For several years I’ve been fine-tuning the spacing in LaTeX equations using a tip from Donald Knuth (the same tip works with TeX). He mentioned it in a question and answer session that he gave in 1996 in Holland and which is written up in Digital Typography (1999, p. 641). The idea, which he uses in The Art of Computer Programming, is to write

% Make @ behave as per catcode 13 (active). TeXbook p. 155.
\mathcode`@="8000
{\catcode`\@=\active\gdef@{\mkern1mu}}

Then within a formula the @ symbol acts as a macro that inserts 1mu of space. A mu is a *math unit*. For comparison, a thinspace,

\,

represents 3mu and a `\quad`

8mu.

Knuth gives the example `\sqrt{@\log n}`

to produce the right amount of space before the `l`

of `log`

.

Some examples of my use of @ from my Functions of Matrices book are

\|@@|A^{-1}|@@\|_F
\sqrt{A}^{@@\pm 1}f(\sqrt{A})
f(uv^*) = f(0)I + f[v^*u,0] @@ uv^*
p_{km}(x) = \sum_{j=0}^k \frac{ (k+m-j)!@@ k! }{ (k+m)!@@ (k-j)! }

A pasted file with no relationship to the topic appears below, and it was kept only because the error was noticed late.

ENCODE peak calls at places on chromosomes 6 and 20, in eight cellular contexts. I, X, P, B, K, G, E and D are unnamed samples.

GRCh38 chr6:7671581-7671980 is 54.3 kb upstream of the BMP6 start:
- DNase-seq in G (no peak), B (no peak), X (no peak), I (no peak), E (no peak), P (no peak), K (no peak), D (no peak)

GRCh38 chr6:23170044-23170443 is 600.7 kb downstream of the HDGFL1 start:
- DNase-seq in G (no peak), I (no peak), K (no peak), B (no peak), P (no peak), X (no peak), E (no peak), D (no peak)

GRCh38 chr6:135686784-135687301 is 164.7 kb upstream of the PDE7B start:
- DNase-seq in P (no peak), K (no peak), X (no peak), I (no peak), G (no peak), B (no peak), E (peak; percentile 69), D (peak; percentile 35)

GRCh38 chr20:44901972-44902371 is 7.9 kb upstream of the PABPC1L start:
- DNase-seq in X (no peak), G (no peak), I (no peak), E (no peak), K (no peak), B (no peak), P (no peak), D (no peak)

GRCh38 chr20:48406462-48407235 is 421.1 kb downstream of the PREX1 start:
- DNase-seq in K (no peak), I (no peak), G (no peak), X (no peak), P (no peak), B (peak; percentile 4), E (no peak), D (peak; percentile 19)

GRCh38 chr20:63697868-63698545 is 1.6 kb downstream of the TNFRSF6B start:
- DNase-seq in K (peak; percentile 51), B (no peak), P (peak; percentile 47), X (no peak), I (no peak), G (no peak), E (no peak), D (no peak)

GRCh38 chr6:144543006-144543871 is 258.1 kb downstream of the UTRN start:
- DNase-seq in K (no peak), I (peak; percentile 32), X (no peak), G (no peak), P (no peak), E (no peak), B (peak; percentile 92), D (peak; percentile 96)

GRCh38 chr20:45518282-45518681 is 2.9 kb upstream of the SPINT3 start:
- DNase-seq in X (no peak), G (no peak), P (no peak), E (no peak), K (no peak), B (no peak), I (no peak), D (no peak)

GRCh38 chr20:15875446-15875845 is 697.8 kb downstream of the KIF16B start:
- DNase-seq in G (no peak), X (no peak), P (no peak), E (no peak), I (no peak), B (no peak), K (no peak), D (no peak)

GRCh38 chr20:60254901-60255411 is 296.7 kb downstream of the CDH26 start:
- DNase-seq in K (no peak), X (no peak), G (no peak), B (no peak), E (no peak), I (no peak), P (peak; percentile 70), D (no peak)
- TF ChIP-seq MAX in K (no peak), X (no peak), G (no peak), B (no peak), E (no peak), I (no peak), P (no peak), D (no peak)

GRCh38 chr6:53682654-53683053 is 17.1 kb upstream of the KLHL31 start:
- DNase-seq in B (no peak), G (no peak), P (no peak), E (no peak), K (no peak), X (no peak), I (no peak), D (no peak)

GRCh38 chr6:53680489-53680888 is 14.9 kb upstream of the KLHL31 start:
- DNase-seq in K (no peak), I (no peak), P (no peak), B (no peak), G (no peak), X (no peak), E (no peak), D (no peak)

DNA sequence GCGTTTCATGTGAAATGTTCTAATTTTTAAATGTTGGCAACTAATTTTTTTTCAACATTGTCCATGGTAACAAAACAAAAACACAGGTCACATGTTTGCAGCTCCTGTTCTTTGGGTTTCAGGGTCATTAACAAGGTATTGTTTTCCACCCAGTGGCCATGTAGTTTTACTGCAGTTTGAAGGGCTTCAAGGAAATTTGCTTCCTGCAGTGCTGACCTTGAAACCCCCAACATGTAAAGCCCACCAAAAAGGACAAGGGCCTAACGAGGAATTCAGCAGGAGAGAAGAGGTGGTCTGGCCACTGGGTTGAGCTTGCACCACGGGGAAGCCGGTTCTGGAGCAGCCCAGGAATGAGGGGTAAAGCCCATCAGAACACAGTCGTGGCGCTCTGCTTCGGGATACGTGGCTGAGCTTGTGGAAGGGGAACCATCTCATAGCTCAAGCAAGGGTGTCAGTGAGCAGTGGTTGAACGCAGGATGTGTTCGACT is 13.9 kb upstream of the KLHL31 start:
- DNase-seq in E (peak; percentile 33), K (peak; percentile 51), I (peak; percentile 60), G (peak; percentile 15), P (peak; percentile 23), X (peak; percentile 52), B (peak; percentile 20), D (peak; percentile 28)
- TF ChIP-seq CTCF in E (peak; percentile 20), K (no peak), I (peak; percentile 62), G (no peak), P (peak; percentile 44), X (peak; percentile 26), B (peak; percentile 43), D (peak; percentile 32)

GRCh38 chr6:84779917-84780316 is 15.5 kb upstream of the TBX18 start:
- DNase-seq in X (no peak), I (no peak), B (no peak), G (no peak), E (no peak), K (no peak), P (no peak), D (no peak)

There aren’t really any rules; the use of @ is largely a matter of taste as to what looks right.

This level of fine-tuning is not something I do as a matter of course in drafts, or with any rigour in papers, but for a book I think it is well worth the effort.

Knuth also points out that `$n^2/3$`

looks better with a negative thin space, as `$n^2\!/3$`

, so that there is less space between the superscript and the slash. On checking the LaTeX source I notice that I did this in my book, but had forgotten about it until I wrote this post!

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great – that’s what I was looking for a since ever.

awesome! Works like a charm